Nowadays, businesses and individuals rely on a wide range of endpoint systems like mobile devices, tablets, laptops, PCs, smart TVs, and smartwatches to perform different functions. All of these IT devices, systems, and networks are vulnerable to cyberattacks.
In fact, the statistics indicate that the number of cyberattacks has greatly increased in the last few years. Since every device that is being connected to a business network is vulnerable to attacks that cybercriminals can carry out to steal or exploit sensitive data, it is important to implement thorough endpoint security measures. In this article, you will get to know about all the critical aspects of endpoint security, how it works, and the importance of endpoint security solutions.
What is endpoint security?
Endpoint security is the process of securing endpoints (entry points) of end-user systems. An endpoint is any device that connects to a network from outside of its firewall. Some of the popular examples of endpoint systems are laptops, desktops, smartphones, point-of-sale systems, digital printers, and several other internets of things (IoT) devices.
The primary goal of an endpoint security solution is to safeguard the entry points of IT systems from getting exploited by malicious attacks by hackers and other cyber threats. Using an efficient endpoint security platform, make sure that the endpoints are protected in a conventional system as well as modern cloud-based systems.
You can also think of the endpoint security platforms as an advanced version of conventional security software. Modern endpoint security measures provide comprehensive protection from complex malware and cyber threats to secure the systems and guard the company's information.
It is important to note that all types of organizations, businesses, and personal systems are at risk of facing cyberattacks. Therefore, endpoint security is considered to be the frontline security mechanism in cybersecurity. Companies that want to make their systems and enterprise networks safe and secure should start by implementing reliable endpoint security solutions.
What is the importance of endpoint security?
The increasing volume and sophistication of IT security threats have made endpoint security much more important than ever before. Modern endpoint security platforms are designed to quickly detect, analyze, and block attacks. As a result, companies have to focus on the implementation of endpoint security solutions to deal with various cyber threats.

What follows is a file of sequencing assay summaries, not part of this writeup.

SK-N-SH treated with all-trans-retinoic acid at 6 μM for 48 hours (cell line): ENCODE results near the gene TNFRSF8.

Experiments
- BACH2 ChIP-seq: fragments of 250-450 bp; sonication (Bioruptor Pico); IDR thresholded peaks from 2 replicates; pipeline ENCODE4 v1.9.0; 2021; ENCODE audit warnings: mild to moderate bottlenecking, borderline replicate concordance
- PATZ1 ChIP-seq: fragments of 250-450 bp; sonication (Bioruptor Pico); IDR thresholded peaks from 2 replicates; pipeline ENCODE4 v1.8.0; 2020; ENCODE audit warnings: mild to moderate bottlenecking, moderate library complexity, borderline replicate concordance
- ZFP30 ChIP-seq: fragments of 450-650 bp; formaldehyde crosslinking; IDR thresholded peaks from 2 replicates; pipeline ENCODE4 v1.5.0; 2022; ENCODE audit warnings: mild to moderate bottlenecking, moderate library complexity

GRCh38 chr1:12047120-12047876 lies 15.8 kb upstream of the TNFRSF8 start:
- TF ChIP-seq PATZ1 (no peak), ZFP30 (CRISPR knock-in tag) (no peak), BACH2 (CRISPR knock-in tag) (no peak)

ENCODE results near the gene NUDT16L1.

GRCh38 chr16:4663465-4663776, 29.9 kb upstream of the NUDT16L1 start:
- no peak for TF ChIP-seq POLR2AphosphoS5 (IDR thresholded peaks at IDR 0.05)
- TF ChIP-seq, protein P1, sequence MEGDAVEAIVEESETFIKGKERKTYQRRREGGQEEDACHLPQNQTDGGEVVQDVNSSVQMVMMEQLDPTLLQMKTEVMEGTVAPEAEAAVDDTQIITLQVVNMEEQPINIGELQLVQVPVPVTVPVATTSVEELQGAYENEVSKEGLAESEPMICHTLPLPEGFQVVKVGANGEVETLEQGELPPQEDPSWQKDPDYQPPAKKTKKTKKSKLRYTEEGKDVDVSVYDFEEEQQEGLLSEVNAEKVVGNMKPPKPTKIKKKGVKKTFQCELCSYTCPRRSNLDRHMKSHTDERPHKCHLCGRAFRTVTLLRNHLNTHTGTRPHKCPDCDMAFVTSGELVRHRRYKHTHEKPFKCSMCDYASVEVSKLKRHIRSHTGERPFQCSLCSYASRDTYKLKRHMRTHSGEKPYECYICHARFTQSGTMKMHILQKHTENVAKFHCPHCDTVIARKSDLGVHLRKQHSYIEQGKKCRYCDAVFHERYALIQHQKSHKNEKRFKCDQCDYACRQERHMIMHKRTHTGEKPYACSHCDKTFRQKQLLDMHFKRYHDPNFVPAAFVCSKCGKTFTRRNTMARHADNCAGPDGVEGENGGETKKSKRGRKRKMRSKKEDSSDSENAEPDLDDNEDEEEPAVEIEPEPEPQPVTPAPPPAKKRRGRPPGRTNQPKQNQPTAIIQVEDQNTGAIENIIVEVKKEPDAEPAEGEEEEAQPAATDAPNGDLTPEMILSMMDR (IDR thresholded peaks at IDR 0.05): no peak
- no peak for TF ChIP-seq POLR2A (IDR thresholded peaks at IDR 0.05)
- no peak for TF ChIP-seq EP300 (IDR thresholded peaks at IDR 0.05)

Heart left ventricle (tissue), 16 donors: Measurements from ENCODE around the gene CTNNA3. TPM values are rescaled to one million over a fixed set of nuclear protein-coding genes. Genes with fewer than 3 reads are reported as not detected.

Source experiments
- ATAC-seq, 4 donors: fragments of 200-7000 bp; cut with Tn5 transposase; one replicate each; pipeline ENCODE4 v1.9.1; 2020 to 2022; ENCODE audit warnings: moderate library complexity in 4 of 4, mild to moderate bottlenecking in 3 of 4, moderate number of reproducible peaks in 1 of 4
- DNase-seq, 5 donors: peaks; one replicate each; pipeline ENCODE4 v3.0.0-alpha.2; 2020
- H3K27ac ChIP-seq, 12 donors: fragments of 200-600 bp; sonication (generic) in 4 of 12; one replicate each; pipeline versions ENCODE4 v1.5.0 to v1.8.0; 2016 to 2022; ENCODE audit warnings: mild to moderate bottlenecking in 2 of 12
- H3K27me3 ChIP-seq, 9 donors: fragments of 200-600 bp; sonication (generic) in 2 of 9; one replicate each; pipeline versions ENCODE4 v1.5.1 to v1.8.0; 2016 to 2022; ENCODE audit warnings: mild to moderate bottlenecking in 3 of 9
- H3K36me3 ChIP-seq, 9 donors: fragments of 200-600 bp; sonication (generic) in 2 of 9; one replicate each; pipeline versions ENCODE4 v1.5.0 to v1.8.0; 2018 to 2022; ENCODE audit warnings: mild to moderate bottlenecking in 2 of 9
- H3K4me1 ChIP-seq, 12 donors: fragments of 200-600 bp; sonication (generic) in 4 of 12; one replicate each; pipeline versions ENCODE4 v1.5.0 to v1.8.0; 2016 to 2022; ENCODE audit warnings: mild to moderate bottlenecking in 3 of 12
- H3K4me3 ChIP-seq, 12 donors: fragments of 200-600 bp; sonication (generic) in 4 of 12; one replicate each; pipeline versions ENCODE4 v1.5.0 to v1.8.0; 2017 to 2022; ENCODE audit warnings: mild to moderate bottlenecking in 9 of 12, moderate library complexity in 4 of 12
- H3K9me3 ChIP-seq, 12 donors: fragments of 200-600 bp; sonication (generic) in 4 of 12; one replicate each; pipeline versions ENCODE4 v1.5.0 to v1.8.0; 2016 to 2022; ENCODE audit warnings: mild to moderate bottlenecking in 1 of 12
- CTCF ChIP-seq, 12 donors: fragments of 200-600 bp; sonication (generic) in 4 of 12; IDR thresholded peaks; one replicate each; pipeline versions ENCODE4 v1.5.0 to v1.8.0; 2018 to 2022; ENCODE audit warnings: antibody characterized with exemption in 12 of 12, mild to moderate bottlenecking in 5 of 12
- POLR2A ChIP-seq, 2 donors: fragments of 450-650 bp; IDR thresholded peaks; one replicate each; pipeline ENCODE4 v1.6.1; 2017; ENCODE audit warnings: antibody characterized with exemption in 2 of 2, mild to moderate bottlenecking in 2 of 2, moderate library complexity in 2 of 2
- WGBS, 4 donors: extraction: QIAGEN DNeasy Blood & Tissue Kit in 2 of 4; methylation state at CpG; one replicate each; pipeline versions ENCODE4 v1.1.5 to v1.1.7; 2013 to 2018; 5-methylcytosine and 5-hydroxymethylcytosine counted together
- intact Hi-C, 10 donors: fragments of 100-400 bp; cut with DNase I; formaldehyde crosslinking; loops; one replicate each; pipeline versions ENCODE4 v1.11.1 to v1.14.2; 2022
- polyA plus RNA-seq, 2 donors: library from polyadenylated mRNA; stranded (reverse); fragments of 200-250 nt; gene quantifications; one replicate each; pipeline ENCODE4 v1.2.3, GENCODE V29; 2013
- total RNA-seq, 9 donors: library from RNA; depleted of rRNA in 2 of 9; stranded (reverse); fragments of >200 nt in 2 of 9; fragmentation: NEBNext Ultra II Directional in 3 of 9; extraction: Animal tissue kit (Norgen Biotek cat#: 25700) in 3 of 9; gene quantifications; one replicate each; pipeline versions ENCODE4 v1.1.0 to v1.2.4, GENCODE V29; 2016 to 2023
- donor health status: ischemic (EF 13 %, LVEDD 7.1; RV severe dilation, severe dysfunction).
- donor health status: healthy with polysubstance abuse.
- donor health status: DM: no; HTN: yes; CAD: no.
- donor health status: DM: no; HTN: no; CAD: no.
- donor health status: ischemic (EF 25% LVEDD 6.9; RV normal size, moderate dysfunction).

Moreover, data is the currency of the digital era. Every small business, as well as a multinational corporate industry, has to protect sensitive information from numerous hackers and cyber threats. Large-scale cyber threats have the potential to put an entire business at risk of financial bankruptcy and a massive public scandal.
A significant reason behind the increasing number of cyber threats is the fact that the number of types of endpoints in an organization has also increased. Nowadays, a company has different smart systems such as mobile devices, desktops, laptops, tablets, smart speakers, smart TVs, and many other interconnected devices through which hackers can penetrate a well-integrated IT system.
As a result, implementing cybersecurity policies has become essential for businesses. It is also important to keep these tools and policies up-to-date, as hackers are also coming up with new ways to manipulate businesses and gain sensitive data.
The following graph shows the total reported financial damages caused by cybercrimes. It is evident that the losses sharply increased in 2020, which proves the increasing number and complexity of cyber threats.
Components of endpoint security
There are certain common components of endpoint protection platforms to ensure maximum endpoint security. These features and components work together to provide the best protection and make sure an organization is able to benefit from reliable endpoint security measures.
These essential components of the endpoint protection platforms are:
- Centralized endpoint management platform to deal with endpoint security issues from the same platform.
- Advanced anti-malware protection to detect and correct viruses and malware.
- Proactive web security to ensure endpoint security in different types of devices connected to a company's IT infrastructure.
- Data loss prevention and recovery is also a significant part of major endpoint protection platforms.
- Endpoint security of modern ML and AI-based systems.
- Integrated firewall.
- Cyberattacks via emails and social media messages are also common, so endpoint protection platforms provide endpoint security measures to deal with them as well.
- Insider threat protection to ensure endpoint security from within a company.